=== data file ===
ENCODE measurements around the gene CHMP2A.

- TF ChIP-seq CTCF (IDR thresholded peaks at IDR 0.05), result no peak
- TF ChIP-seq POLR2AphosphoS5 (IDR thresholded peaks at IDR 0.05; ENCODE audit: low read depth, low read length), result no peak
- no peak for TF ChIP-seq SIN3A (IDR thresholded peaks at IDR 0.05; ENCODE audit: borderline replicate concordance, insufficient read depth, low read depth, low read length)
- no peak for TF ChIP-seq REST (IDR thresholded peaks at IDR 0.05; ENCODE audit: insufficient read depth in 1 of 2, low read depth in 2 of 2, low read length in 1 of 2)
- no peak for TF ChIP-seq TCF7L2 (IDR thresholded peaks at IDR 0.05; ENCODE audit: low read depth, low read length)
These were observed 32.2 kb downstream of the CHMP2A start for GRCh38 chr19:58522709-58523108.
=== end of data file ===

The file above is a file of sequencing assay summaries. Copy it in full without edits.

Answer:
ENCODE measurements around the gene CHMP2A.

- TF ChIP-seq CTCF (IDR thresholded peaks at IDR 0.05), result no peak
- TF ChIP-seq POLR2AphosphoS5 (IDR thresholded peaks at IDR 0.05; ENCODE audit: low read depth, low read length), result no peak
- no peak for TF ChIP-seq SIN3A (IDR thresholded peaks at IDR 0.05; ENCODE audit: borderline replicate concordance, insufficient read depth, low read depth, low read length)
- no peak for TF ChIP-seq REST (IDR thresholded peaks at IDR 0.05; ENCODE audit: insufficient read depth in 1 of 2, low read depth in 2 of 2, low read length in 1 of 2)
- no peak for TF ChIP-seq TCF7L2 (IDR thresholded peaks at IDR 0.05; ENCODE audit: low read depth, low read length)
These were observed 32.2 kb downstream of the CHMP2A start for GRCh38 chr19:58522709-58523108.